Heat wave in West enters Day 6 as entire state of Arizona soars to record highs
Historical records continue to be rewritten as extreme heat threatens 40 million Americans in the west on Thursday.
An unusually hot mass of air this week has pushed highs into the 90s and triple digits in much of the West and broken records in Wyoming, Utah, Arizona and Southern California.
Death Valley, which already held the hottest record on earth at 134 degrees in 1913, set a new daily record of 125 on Wednesday.
On Tuesday and Wednesday, Denver had infrequent consecutive 100-degree days, which has only happened 14 times so far. And that week was the earliest of the year she did that. It might even have a rarer three-digit trifecta, with the projected high flirtation around 100 degrees for Thursday. The last time it had three 100 degree days in a row in 2012.
The National Weather Service in Flagstaff found that likely nearly every square inch of Arizona hit a record high on Wednesday.
Las Vegas rose to 116 degrees on Wednesday, breaking a record 114 degrees for the date, just 1 degree below the record high of 117 degrees.
After all, it wasn't just a day or two of record-breaking heat, but a tireless series. When Tucson climbed over 110 degrees on Wednesday for the fifth day in a row, the city endured the blistering heat. The record of consecutive days of 110 degrees or more was set in June 1994. A forecast for three more days with 110 degrees or more will exceed this.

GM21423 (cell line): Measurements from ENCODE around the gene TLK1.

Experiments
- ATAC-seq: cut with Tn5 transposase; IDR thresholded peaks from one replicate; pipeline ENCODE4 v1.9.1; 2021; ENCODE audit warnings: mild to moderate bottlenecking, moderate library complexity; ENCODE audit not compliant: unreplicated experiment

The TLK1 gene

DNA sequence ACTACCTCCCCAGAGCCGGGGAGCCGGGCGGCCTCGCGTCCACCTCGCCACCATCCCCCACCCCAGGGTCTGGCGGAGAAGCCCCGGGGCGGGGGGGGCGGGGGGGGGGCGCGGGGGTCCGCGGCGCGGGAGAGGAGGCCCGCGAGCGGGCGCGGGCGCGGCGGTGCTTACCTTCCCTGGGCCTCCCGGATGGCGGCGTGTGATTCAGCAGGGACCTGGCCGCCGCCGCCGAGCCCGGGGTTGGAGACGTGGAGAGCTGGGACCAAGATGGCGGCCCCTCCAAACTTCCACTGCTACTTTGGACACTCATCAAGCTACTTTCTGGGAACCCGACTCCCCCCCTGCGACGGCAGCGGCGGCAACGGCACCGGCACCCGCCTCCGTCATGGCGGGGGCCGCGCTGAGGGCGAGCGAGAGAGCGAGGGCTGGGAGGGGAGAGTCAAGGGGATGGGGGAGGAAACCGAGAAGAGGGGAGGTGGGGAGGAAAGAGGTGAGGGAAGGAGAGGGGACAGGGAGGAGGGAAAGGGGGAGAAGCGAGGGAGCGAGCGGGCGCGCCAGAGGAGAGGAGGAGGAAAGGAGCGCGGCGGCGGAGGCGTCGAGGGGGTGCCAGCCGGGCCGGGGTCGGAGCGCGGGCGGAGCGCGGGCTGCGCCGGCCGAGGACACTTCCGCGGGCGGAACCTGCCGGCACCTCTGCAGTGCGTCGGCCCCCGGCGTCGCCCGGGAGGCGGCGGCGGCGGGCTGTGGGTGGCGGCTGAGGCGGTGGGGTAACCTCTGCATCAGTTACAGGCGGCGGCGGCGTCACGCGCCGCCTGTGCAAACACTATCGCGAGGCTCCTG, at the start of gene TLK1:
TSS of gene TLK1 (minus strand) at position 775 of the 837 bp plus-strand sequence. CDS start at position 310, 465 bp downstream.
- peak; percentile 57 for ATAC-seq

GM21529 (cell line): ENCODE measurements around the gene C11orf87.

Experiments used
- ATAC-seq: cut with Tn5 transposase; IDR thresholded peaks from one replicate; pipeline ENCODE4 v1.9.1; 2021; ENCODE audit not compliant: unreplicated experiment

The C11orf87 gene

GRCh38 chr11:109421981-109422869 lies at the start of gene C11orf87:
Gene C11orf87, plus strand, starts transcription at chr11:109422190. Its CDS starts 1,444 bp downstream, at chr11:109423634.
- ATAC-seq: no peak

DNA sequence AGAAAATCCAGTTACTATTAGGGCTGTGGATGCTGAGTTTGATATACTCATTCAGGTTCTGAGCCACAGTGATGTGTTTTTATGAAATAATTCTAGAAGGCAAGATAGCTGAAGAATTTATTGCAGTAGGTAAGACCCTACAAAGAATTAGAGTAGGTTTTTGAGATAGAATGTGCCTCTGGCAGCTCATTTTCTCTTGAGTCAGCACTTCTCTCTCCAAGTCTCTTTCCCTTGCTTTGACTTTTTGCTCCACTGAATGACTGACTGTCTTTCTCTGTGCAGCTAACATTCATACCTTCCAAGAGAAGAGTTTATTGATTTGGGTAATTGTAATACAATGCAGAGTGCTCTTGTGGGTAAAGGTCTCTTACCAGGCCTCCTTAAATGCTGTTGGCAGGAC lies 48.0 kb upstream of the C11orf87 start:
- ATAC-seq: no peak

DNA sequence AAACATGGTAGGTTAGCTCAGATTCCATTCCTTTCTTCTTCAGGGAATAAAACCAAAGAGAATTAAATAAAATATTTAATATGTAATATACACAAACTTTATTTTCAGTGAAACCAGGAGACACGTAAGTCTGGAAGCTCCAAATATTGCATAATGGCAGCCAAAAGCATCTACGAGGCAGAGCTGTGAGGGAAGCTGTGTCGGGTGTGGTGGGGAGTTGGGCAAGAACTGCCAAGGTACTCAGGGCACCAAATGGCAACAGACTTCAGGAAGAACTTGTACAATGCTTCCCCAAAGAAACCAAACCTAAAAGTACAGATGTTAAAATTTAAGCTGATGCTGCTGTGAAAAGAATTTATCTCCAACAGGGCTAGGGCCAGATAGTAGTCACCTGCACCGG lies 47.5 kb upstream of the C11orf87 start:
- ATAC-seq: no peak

And Tucson isn't the only one who has to endure the heat for several more days. The entire western region will continue to bake at temperatures 10 to 30 degrees above average until the weekend.
The scorching heights also invade east, breaking records in Colorado, Nebraska, Kansas, and more. Records are likely to break again in Las Vegas and Phoenix, where highs are expected to rise above 110 in the coming days. Denver and Grand Junction, Colorado are likely to break their previous records for Thursday of 98 and 100 respectively by several degrees. The heat will also threaten record highs in Kansas City, St. Louis, Tulsa, Oklahoma, and Omaha, Nebraska.
And research shows that the fingerprints of climate change can be found all over these increasingly hot temperatures and prolonged heat waves. Compared to 1970, Phoenix now experiences eight more days in 110 degrees or more and Denver 14 more days in 95 degrees or more.
With the brutal heat continuing through the weekend, California's power grid operators have issued a flex warning or a plea for voluntary energy savings to reduce the risk of outages.
Multiple bushfires have broken out in the San Joaquin Hills near San Jose, California and over 100 firefighters have been dispatched to contain them. Extremely low humidity and gusty winds allow flames to spread quickly over the parched vegetation.
About 4 million people were warned with red flags on Thursday.
Climate experts are also concerned that these flammable conditions, occurring so early in the fire season, are a sign that 2021 will be another record-breaking California wildfire season, potentially sparking fires that could burn millions of acres by the end of the year.
But relief is in sight in the short term. The high heat finally breaks off at the beginning of next week as the temperatures in some places are close to or even below average.
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